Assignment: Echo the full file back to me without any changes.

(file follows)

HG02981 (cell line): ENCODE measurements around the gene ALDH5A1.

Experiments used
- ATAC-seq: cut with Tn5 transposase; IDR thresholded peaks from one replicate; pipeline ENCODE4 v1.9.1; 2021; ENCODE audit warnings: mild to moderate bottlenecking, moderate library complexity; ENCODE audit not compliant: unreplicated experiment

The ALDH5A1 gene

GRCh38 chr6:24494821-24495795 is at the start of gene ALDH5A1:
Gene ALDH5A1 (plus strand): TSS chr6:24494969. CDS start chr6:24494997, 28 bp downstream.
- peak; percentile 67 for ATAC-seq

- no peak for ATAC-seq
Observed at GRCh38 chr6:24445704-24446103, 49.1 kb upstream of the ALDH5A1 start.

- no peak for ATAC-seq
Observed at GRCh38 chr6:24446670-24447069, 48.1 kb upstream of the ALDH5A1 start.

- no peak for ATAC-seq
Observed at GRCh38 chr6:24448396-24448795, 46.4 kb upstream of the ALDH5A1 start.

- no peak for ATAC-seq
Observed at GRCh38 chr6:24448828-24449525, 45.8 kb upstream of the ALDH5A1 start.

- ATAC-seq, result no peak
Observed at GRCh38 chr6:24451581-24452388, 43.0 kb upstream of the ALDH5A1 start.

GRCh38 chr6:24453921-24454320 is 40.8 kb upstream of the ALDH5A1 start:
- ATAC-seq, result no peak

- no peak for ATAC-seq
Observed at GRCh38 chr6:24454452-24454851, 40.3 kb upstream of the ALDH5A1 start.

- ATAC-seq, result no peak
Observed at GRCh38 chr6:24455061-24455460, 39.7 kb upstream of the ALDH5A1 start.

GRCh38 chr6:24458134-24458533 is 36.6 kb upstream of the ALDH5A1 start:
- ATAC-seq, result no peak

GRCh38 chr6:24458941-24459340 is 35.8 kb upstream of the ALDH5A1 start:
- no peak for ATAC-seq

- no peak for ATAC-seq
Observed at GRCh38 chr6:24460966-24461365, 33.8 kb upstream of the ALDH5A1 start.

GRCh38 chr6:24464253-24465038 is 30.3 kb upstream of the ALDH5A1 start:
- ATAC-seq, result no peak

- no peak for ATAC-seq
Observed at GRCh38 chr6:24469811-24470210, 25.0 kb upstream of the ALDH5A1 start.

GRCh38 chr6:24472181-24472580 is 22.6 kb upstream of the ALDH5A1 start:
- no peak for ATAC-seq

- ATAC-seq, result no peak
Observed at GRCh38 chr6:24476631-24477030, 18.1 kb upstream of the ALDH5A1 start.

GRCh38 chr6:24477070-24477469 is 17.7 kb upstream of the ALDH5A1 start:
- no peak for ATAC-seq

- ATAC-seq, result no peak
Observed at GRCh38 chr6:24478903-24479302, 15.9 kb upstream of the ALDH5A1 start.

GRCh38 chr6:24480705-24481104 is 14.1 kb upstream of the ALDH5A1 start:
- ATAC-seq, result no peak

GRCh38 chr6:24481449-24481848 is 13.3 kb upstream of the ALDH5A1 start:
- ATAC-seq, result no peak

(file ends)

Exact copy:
HG02981 (cell line): ENCODE measurements around the gene ALDH5A1.

Experiments used
- ATAC-seq: cut with Tn5 transposase; IDR thresholded peaks from one replicate; pipeline ENCODE4 v1.9.1; 2021; ENCODE audit warnings: mild to moderate bottlenecking, moderate library complexity; ENCODE audit not compliant: unreplicated experiment

The ALDH5A1 gene

GRCh38 chr6:24494821-24495795 is at the start of gene ALDH5A1:
Gene ALDH5A1 (plus strand): TSS chr6:24494969. CDS start chr6:24494997, 28 bp downstream.
- peak; percentile 67 for ATAC-seq

- no peak for ATAC-seq
Observed at GRCh38 chr6:24445704-24446103, 49.1 kb upstream of the ALDH5A1 start.

- no peak for ATAC-seq
Observed at GRCh38 chr6:24446670-24447069, 48.1 kb upstream of the ALDH5A1 start.

- no peak for ATAC-seq
Observed at GRCh38 chr6:24448396-24448795, 46.4 kb upstream of the ALDH5A1 start.

- no peak for ATAC-seq
Observed at GRCh38 chr6:24448828-24449525, 45.8 kb upstream of the ALDH5A1 start.

- ATAC-seq, result no peak
Observed at GRCh38 chr6:24451581-24452388, 43.0 kb upstream of the ALDH5A1 start.

GRCh38 chr6:24453921-24454320 is 40.8 kb upstream of the ALDH5A1 start:
- ATAC-seq, result no peak

- no peak for ATAC-seq
Observed at GRCh38 chr6:24454452-24454851, 40.3 kb upstream of the ALDH5A1 start.

- ATAC-seq, result no peak
Observed at GRCh38 chr6:24455061-24455460, 39.7 kb upstream of the ALDH5A1 start.

GRCh38 chr6:24458134-24458533 is 36.6 kb upstream of the ALDH5A1 start:
- ATAC-seq, result no peak

GRCh38 chr6:24458941-24459340 is 35.8 kb upstream of the ALDH5A1 start:
- no peak for ATAC-seq

- no peak for ATAC-seq
Observed at GRCh38 chr6:24460966-24461365, 33.8 kb upstream of the ALDH5A1 start.

GRCh38 chr6:24464253-24465038 is 30.3 kb upstream of the ALDH5A1 start:
- ATAC-seq, result no peak

- no peak for ATAC-seq
Observed at GRCh38 chr6:24469811-24470210, 25.0 kb upstream of the ALDH5A1 start.

GRCh38 chr6:24472181-24472580 is 22.6 kb upstream of the ALDH5A1 start:
- no peak for ATAC-seq

- ATAC-seq, result no peak
Observed at GRCh38 chr6:24476631-24477030, 18.1 kb upstream of the ALDH5A1 start.

GRCh38 chr6:24477070-24477469 is 17.7 kb upstream of the ALDH5A1 start:
- no peak for ATAC-seq

- ATAC-seq, result no peak
Observed at GRCh38 chr6:24478903-24479302, 15.9 kb upstream of the ALDH5A1 start.

GRCh38 chr6:24480705-24481104 is 14.1 kb upstream of the ALDH5A1 start:
- ATAC-seq, result no peak

GRCh38 chr6:24481449-24481848 is 13.3 kb upstream of the ALDH5A1 start:
- ATAC-seq, result no peak